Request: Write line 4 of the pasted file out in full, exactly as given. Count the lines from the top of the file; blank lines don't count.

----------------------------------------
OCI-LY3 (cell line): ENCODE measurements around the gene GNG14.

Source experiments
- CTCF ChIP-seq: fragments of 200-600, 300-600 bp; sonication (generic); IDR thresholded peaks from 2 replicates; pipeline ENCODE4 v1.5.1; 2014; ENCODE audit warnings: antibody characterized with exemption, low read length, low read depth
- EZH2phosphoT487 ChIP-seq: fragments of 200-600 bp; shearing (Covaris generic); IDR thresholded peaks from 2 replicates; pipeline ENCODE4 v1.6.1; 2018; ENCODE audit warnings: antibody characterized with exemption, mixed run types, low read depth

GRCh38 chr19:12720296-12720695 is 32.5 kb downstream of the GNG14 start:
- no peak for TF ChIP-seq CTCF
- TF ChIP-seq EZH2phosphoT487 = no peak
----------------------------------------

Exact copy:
- EZH2phosphoT487 ChIP-seq: fragments of 200-600 bp; shearing (Covaris generic); IDR thresholded peaks from 2 replicates; pipeline ENCODE4 v1.6.1; 2018; ENCODE audit warnings: antibody characterized with exemption, mixed run types, low read depth